However, joint university research shows that young families are turning their backs on the inner-city rat race in droves and pursuing a more affordable lifestyle by the sea.

Really? Show me the data!

The research shows that the sea change phenomenon, once largely the domain of retirees, now mainly involves Millennials, including young families.

Using ABS 2016 Census data, researchers have found the people most likely to move to Tasmania were 25 to 29 years (14.0% of all movers), followed by those aged 20 to 24 (11.8%) and then 30 to 34 (10.3%).

Similarly, relocating to the Sunbelt Coast (the region around Byron Bay in northern New South Wales) was most popular among 25 to 29 year olds (12.9%), 20 to 24 (10.5%) and 30 to 34 (10.2%).

Most people are moving to these areas from Melbourne, regional Queensland, Sydney and regional New South Wales.

So why are people moving?

There actually isn’t a single clear driver.

Better housing affordability, a smaller mortgage debt to pay off, and the desire to avoid stress and being overworked are some of the main reasons.

Other important factors include a perceived risk of living in the city, the desire to bring up children in a simpler environment, shorter commute time and, of course, the obvious reason – living in a beautiful location.

Workforce trends – towards more freelance, remote and consultant roles – may also be playing a part.

In fact, research shows that up to 4.1 million Australians, or 32% of the workforce, freelanced between 2014-15. This means many Aussies can set up shop and work from anywhere they wish – including idyllic little coastal towns.

Keen to make the move?

If so, you might not want to leave it too long.

Real estate experts are already predicting Tasmania’s recent housing boom will shift outside of Hobart and spread to areas such as the north-west coast.

So if you and your family are looking to quit the rat race and find your own little corner of Aussie paradise, get in touch.

We’d love to help you source a great home loan and make your sea change dream become a reality.

Do you shop with Afterpay? Read this

Do you shop with Afterpay? Read this

We all experience times in life when we just can’t wait to get our hands on that shiny new item. But as the old saying goes: good things come to those who wait.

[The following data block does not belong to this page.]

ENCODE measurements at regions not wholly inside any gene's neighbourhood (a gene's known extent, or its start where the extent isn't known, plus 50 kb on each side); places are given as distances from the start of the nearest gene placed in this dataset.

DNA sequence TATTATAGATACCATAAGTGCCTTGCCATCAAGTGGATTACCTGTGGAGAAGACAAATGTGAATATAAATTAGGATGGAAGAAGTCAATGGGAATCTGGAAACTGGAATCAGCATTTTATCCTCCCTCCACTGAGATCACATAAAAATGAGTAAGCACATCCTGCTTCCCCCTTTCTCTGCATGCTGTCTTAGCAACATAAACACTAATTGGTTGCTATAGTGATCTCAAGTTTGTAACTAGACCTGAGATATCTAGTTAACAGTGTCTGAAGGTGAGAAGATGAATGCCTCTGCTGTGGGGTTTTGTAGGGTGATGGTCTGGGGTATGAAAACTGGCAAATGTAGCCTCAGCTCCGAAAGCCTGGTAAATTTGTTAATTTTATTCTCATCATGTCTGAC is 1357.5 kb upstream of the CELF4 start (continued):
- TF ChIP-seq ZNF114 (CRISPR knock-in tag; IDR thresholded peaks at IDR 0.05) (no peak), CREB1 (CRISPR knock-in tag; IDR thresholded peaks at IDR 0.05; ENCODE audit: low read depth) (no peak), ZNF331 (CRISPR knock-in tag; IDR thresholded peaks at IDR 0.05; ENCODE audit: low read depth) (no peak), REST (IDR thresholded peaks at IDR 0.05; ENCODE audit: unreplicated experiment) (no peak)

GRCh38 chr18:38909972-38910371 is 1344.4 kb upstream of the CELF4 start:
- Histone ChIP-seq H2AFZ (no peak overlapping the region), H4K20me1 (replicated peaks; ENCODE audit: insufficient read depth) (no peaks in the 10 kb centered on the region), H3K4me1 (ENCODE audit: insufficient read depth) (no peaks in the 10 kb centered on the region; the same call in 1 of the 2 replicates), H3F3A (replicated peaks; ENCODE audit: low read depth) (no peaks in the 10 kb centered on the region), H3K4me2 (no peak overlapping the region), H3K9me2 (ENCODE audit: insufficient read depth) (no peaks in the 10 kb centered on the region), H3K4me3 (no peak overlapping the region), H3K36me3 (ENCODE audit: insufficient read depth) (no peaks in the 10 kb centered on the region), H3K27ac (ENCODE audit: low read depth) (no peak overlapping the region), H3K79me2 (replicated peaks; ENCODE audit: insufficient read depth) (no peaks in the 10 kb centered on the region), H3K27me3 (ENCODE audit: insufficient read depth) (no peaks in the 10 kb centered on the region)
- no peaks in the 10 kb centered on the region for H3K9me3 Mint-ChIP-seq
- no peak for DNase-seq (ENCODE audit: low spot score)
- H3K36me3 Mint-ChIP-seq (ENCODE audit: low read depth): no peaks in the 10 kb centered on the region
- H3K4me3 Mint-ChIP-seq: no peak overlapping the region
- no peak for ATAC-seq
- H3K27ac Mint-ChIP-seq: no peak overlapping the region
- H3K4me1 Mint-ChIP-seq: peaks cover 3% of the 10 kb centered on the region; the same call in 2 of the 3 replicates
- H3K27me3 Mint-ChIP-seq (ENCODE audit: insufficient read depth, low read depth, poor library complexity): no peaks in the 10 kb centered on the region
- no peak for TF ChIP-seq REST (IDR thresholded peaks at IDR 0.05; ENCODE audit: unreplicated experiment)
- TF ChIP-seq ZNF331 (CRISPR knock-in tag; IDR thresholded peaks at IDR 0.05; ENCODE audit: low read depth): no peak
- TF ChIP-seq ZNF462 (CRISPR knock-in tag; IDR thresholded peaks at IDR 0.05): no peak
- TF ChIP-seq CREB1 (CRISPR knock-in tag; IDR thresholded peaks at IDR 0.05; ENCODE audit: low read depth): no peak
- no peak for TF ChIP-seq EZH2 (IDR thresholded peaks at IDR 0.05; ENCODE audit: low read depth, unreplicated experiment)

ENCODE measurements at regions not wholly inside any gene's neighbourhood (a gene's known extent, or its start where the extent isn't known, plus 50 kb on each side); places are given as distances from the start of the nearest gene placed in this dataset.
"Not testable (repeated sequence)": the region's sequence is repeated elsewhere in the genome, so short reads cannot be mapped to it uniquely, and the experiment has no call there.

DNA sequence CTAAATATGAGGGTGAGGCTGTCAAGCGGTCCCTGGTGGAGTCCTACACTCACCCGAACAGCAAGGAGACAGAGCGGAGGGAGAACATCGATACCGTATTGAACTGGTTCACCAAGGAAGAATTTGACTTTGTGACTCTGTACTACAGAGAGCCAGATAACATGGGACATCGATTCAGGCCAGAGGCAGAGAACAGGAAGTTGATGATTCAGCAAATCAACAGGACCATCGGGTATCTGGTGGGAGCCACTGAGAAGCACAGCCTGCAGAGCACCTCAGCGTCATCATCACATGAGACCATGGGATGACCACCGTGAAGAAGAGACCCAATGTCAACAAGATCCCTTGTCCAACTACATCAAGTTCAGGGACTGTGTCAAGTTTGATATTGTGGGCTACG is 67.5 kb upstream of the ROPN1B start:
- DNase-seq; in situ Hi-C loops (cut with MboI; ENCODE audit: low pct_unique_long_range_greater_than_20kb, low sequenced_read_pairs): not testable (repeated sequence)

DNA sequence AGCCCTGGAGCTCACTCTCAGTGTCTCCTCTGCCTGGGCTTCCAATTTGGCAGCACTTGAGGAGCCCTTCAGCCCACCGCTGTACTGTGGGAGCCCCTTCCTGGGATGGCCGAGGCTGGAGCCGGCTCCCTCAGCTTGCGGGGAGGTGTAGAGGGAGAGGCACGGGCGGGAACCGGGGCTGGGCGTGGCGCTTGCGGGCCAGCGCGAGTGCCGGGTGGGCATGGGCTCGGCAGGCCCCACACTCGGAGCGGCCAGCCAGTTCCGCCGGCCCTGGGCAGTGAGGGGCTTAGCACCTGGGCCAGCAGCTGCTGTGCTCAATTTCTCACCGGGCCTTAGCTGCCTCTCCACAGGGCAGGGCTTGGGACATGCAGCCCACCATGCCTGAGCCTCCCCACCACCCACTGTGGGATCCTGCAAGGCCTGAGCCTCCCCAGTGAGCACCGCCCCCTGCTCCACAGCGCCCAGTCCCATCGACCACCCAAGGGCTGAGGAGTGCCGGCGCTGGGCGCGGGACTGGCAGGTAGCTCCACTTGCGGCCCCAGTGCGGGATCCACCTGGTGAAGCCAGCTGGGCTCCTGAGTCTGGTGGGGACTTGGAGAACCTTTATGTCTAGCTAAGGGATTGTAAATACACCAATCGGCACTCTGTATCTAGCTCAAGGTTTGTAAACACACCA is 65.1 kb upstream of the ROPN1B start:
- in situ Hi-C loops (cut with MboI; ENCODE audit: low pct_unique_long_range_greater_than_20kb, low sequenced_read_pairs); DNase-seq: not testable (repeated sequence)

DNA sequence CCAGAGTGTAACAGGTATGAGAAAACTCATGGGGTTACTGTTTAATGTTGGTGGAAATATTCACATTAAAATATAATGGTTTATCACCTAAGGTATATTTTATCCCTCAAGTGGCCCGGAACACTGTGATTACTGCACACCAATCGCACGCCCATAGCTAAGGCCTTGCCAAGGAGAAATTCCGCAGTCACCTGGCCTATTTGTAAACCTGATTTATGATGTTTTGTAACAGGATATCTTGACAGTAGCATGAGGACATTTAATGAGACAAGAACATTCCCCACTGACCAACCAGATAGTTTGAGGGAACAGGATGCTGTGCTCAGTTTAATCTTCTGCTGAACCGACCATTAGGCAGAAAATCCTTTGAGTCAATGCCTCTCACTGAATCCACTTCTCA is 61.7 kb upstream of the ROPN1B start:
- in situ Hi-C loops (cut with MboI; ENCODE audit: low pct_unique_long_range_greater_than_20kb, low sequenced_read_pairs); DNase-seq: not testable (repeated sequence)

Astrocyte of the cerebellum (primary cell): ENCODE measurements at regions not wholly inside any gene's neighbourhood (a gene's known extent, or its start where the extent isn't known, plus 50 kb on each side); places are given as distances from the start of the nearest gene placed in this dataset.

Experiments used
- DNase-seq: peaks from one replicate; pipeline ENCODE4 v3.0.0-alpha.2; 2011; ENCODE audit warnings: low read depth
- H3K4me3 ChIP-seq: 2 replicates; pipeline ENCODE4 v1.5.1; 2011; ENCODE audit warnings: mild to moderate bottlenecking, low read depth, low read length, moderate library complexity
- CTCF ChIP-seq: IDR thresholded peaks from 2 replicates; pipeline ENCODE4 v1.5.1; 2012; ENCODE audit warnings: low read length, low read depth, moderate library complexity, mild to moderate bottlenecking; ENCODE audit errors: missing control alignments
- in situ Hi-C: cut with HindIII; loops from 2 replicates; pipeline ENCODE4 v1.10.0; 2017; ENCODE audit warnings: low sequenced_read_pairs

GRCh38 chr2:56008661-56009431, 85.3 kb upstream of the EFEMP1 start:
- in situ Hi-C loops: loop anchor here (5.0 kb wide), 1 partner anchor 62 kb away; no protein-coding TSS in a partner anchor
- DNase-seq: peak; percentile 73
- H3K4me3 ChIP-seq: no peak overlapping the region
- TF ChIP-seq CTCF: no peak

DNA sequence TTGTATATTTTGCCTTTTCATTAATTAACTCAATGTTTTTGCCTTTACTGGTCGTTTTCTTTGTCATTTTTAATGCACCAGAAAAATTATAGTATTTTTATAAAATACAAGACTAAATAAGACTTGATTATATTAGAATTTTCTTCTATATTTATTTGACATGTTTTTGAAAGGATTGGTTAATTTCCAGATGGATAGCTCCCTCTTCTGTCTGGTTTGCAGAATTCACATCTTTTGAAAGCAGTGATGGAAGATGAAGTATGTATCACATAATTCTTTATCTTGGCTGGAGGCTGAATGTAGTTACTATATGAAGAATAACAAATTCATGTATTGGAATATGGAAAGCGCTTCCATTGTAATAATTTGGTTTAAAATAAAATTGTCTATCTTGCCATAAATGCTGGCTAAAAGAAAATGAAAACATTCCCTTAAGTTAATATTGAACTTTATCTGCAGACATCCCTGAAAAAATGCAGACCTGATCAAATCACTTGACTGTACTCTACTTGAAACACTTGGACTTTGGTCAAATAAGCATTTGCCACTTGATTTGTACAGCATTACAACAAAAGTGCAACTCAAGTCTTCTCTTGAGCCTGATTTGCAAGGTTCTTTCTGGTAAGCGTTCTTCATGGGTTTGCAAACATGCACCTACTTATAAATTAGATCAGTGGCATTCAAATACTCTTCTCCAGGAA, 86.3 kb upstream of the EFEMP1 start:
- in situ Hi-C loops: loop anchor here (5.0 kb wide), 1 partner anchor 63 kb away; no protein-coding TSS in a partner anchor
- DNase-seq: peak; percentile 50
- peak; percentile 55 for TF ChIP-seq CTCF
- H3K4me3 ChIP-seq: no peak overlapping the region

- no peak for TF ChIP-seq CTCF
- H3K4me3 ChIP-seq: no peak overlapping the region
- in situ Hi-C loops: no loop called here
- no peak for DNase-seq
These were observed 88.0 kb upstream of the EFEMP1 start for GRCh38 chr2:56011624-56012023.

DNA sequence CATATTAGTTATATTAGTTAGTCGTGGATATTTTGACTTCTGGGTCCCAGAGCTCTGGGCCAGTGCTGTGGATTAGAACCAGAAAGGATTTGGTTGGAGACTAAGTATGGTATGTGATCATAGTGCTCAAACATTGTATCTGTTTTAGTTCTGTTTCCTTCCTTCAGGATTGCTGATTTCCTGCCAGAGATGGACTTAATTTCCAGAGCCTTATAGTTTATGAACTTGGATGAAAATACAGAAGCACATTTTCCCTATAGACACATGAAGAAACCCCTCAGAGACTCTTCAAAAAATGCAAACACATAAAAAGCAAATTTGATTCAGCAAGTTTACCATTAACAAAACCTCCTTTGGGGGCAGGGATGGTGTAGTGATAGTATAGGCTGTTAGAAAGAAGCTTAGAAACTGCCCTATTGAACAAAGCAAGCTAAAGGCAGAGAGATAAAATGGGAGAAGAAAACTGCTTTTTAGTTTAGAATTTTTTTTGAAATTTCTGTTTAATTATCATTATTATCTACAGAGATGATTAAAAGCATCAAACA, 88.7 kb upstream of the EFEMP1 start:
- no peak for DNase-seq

Afterpay is the largest buy now, pay later scheme in Australia.

In fact, Afterpay had more than $1.45 billion pass through its platform in the first three-quarters of last financial year.

It boasts more than 1.8 million customers, who mostly use it for online apparel shopping, and 14,000 retailers under its wing.

The reason for Afterpay’s rapid rise is its interest-free, instant purchase business model.

To qualify, all a customer needs is a debit card, enough money for the first instalment and no proof of income. Customers then pay the final three instalments a fortnight apart.

The risks

Interest-free. Instant. Too good to be true?

Here’s the thing. As you can make many purchases with Afterpay without proof of income, before you know it you could adopt bad spending habits and may fall into debt.

Now, late payment penalties are capped at $17. But if you’ve made multiple purchases and you’re defaulting on all of them, the debt and fees rack up.

Here’s the real kicker

Afterpay, and its competitors such as ZipPay, are still credit liabilities and need to be disclosed when applying for a home loan.

And the banks are getting very stringent on who they lend money to these days due to the regulator crackdown.

In the current tightening lending market this could hamper your efforts to obtain a home loan if you’ve racked up quite the Afterpay bill. Especially if it’s obvious that you’re struggling to pay it off.

Additionally, the Terms of Service on the Afterpay website state:

“Afterpay reserves the right to report any negative activity on your Afterpay Account (including late payments, missed payments, defaults or chargebacks) to credit reporting agencies.”

This means that your credit score may be affected if you fail to meet repayments.

And last year alone Afterpay netted $11 million in late payment penalties.

Another way to buy

Financial independence is not about racking up debt for shopping.

It is about saving money for a rainy day, rewarding yourself with purchases when you hit savings targets, and protecting your borrowing capacity for appreciating assets – not depreciating items.

Additionally, you never know when you will need money to pay for an emergency or capitalise on an opportunity.

You or a family member may become sick, or you might want to expand your property portfolio.